If things had gone according to plan, Shinzo Abe would have stepped down as Japan’s prime minister next year — still enjoying the afterglow of a successful Tokyo Olympics and with a revived economy as his legacy. Instead, ill health and coronavirus have rewritten the script.
Sadly, a debilitating illness has forced Mr Abe to leave office early. The Olympics have been postponed, and may ultimately be abandoned, because of Covid-19. And the pandemic has also wiped out many of the economic gains of the Abe years.
Despite that, Mr Abe has reason to be proud of his legacy. He has become the longest-serving prime minister in postwar Japanese history. This is more than a personal landmark. Nearly eight years in office have given him the chance to put his stamp on Japan. By centralising power in the prime minister’s office, Mr Abe was able to compel the cautious Japanese bureaucratic state to experiment with radical new economic policies. After decades of near-stagnation, deflation and ever-rising debt, there was a clear need to try something new.
“Abenomics”, as it swiftly came to be known, did not achieve all of its goals. In particular, Japan’s central bank’s programme of massive buying of government bonds failed to achieve its aim of pushing inflation up to 2 per cent a year. A decision to increase consumption tax from 5 to 10 per cent cancelled out some of the stimulatory effect of the bond-buying programme. Nonetheless, economic growth and employment both improved in the Abe years, partly thanks to a weaker yen. And there has been no debt crisis, despite the warnings of the critics.
Although Mr Abe has roots in the most conservative wing of the ruling Liberal Democratic Party, he has also pushed Japan towards more liberal social attitudes. With the country’s population shrinking, the prime minister understood the need to expand the potential labour pool — by making the workplace more welcoming for women. His espousal of “womenomics” was also a blow for personal freedom. The policy has arguably been stronger on rhetoric than actual practical effect. But Japan is a very conservative place and Mr Abe has started to move things in the right direction.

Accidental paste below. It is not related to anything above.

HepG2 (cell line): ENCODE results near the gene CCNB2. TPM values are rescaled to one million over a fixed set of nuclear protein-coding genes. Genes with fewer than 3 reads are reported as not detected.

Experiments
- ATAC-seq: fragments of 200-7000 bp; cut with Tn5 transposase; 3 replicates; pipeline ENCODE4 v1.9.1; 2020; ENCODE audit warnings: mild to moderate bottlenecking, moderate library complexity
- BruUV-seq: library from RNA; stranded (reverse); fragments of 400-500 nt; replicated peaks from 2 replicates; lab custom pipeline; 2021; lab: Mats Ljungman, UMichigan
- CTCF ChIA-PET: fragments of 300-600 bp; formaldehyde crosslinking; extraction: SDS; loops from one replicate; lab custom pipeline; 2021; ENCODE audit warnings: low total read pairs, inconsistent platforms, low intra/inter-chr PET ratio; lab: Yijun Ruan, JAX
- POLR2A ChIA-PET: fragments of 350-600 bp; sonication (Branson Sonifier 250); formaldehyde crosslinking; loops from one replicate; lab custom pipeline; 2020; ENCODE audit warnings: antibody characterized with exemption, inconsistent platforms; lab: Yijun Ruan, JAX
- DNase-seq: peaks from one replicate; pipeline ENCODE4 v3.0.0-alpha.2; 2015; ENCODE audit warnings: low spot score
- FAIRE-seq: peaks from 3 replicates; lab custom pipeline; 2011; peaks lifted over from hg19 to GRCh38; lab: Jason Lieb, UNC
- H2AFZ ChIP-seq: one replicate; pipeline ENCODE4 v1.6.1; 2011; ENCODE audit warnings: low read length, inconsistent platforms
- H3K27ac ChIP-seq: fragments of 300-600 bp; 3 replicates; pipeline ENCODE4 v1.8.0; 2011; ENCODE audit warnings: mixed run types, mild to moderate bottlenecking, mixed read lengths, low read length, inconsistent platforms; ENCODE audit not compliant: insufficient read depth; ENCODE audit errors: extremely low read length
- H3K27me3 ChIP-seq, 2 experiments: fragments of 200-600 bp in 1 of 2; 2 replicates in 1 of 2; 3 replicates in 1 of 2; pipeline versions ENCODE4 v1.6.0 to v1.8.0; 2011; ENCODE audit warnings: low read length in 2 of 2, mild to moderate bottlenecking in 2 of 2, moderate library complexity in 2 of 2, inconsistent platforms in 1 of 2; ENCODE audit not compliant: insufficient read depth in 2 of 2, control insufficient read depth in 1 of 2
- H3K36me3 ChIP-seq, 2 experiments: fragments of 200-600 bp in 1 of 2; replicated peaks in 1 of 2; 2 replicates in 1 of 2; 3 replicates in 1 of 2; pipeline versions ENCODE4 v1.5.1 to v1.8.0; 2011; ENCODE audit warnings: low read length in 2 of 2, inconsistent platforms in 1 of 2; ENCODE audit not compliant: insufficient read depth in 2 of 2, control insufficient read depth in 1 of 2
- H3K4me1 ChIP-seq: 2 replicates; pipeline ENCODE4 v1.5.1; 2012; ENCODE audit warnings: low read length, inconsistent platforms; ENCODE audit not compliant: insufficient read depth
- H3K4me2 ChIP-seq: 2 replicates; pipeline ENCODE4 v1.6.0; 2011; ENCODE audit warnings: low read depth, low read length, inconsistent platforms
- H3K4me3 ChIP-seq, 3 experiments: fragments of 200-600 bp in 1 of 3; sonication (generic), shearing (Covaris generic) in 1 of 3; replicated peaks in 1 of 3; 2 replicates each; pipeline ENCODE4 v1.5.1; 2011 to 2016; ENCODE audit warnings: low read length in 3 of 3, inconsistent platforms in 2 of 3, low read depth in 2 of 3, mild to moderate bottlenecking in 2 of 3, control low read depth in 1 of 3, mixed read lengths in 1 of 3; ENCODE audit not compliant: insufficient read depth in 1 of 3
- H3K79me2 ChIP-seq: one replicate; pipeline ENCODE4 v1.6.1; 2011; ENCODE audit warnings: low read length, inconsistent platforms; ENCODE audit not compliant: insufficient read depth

It is a similar story on immigration. By the standards of other advanced economies, Japan remains unwelcoming to migrants and refugees. But, driven by economic need, the Abe government has brought in guest workers, and begun to shift the terms of the political debate. A more open approach at home has been matched by a more outgoing Japan overseas.
At a time when globalisation and open trade are under threat, the Abe government has pushed forward with significant new trade deals. It has concluded a Japan-EU trade pact and is likely to soon sign an agreement with the UK. When President Donald Trump’s America pulled out of the Trans-Pacific Partnership — a big multinational trade deal — the Abe government persuaded the other signatories to keep the agreement alive, as the repackaged CPTPP.
Given Mr Abe’s background in nationalist politics, his openness to social reform and his internationalist foreign policy have been surprising to some. But he has been intelligent enough to understand that in today’s Japan, a nationalist also needs to be open to radical change.
The danger for Japan, in the post-Abe era, is that a period of political instability will lead to a reassertion of the power of the bureaucratic state — with all the inertia and caution that has bred in the past. The boldness that has marked the Abe years needs to continue.